Wednesday, January 13, 2010


one of the items on the agenda at the bicycle advisory committee meeting last night was a report from lieutenant bryan parman of the portland police bureau traffic division on the fallout from the "disappearing bike lane" decision a few weeks ago.

as noted here in "hey, thanks for the paint," in december a traffic court judge tossed a ticket for failure yield to a cyclist in a bike lane because the crash occurred in an intersection, where the lane is not striped.

parman wanted to reassure the BAC that this was no big deal, not likely to happen again, the other three pro tem traffic court judges would probably not follow the ruling, maybe judge zusman himself would rule differently next time around, etc.

he acknowledged that another charge might have stuck, such as making an unlawful or unsignaled turn (which is actually a much less serious offense), or careless driving (which is considerably more serious), but he said the officer at the scene had discretion to issue what he thought was the appropriate ticket, and "we don't want to be piling on" the poor beleaguered motorist (his words in quotes, mine outside).

which is an interesting insight all by itself.

i asked parman whether there was any mechanism for review of these things before they go before the judge, maybe add in other charges to be sure something would stick, and he said no -- in fact, the city attorney's office is rarely involved in these matters at all: the officer who issued the ticket functions in effect as the prosecutor, on his own.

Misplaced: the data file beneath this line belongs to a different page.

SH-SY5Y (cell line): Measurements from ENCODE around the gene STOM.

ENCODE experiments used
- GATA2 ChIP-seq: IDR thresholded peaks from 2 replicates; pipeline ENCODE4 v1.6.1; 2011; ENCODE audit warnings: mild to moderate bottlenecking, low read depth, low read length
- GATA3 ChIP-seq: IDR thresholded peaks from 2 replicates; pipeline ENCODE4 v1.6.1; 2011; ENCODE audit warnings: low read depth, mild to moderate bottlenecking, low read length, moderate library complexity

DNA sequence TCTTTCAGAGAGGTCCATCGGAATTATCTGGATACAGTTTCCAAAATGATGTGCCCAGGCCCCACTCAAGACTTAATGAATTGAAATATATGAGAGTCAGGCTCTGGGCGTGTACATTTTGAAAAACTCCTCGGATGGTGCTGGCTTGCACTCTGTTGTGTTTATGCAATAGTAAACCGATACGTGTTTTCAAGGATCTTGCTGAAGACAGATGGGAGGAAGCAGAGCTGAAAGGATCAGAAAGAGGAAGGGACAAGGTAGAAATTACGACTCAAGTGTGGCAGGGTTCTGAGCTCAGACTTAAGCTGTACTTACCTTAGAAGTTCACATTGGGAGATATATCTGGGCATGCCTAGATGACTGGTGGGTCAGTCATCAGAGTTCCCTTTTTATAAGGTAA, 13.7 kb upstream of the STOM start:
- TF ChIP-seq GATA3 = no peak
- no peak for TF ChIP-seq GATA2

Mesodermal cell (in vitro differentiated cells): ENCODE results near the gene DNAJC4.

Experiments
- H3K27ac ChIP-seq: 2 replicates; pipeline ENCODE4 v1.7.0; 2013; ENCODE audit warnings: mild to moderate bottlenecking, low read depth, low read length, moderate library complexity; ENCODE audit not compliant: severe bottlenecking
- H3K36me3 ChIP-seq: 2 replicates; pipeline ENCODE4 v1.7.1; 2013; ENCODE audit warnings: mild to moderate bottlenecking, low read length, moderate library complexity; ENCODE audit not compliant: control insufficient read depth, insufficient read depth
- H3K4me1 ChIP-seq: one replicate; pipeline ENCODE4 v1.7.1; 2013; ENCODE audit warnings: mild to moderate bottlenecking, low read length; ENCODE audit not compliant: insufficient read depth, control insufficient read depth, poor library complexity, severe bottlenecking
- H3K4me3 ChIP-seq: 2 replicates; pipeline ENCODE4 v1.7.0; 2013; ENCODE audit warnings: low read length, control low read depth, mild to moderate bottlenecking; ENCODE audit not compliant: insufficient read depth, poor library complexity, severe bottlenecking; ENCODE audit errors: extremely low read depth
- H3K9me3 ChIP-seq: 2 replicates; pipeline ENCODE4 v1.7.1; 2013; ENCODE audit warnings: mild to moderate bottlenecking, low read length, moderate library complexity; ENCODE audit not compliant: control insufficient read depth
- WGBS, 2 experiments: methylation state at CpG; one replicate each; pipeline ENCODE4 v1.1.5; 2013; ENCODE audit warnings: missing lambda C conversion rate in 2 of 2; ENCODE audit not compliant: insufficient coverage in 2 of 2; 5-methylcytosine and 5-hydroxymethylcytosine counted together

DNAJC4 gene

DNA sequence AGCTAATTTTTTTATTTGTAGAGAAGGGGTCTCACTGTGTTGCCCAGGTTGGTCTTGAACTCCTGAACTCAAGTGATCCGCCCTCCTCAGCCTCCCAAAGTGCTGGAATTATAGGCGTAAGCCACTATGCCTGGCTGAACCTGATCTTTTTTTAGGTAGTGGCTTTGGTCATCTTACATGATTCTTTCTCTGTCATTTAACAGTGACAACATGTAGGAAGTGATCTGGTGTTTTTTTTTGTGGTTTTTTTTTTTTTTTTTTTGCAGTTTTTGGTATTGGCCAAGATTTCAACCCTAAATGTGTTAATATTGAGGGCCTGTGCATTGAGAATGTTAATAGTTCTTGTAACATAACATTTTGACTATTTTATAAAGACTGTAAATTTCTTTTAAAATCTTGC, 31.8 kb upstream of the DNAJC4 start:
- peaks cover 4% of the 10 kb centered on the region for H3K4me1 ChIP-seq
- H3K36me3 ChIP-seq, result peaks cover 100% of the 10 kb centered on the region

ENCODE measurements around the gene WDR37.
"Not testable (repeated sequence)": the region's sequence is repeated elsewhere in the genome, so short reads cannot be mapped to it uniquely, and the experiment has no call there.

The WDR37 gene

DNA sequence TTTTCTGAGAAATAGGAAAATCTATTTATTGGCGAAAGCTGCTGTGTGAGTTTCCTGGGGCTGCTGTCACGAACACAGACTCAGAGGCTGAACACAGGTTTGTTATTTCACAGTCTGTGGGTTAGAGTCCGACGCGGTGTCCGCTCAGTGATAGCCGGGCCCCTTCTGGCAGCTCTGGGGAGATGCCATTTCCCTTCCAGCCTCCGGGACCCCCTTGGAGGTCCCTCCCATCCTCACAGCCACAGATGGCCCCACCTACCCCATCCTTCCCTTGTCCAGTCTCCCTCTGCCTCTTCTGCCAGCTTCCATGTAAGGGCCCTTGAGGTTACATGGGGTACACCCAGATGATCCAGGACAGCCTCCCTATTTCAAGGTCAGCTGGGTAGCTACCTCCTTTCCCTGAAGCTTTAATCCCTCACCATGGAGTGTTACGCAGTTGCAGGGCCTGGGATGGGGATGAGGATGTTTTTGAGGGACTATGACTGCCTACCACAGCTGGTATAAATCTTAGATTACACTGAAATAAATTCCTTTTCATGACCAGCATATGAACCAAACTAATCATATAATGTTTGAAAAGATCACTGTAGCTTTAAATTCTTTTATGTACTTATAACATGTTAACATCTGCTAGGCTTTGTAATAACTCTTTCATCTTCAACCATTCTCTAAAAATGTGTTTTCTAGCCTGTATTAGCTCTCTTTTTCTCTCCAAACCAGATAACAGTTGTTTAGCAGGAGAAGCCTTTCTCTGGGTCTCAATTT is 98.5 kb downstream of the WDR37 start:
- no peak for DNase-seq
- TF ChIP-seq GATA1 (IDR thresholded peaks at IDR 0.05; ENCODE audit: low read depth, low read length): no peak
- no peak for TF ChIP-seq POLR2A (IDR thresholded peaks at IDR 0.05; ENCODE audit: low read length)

this tells me that there is a need for bike advocates to get in and provide some education to the traffic patrol. it is only slightly reassuring that the officer here knew there was some kind of statute involving failure to yield to a cyclist in a bike lane, but actually this may have blinded him to the idea that these other offenses could also have been charged. what tickets would he have written if another motor vehicle had been struck.

to bolster his case that the BAC need not concern itself with this quirk, parman mentioned that he and/or people from his department have had conversations with at least the other three traffic judges, specifically with reference to this case. and he mentioned that, y'know, charges can be amended up to the date of trial, and, um, we sometimes talk with the judge in advance of the hearing and kinda get a heads up if there is going to be a problem.

if the BAC took reassurance from this, all i can say is i found it disturbing. it sounds like parman is talking about a routine practice of ex parte contacts with the traffic court judges -- which, if it is going on, ought to be a scandal.

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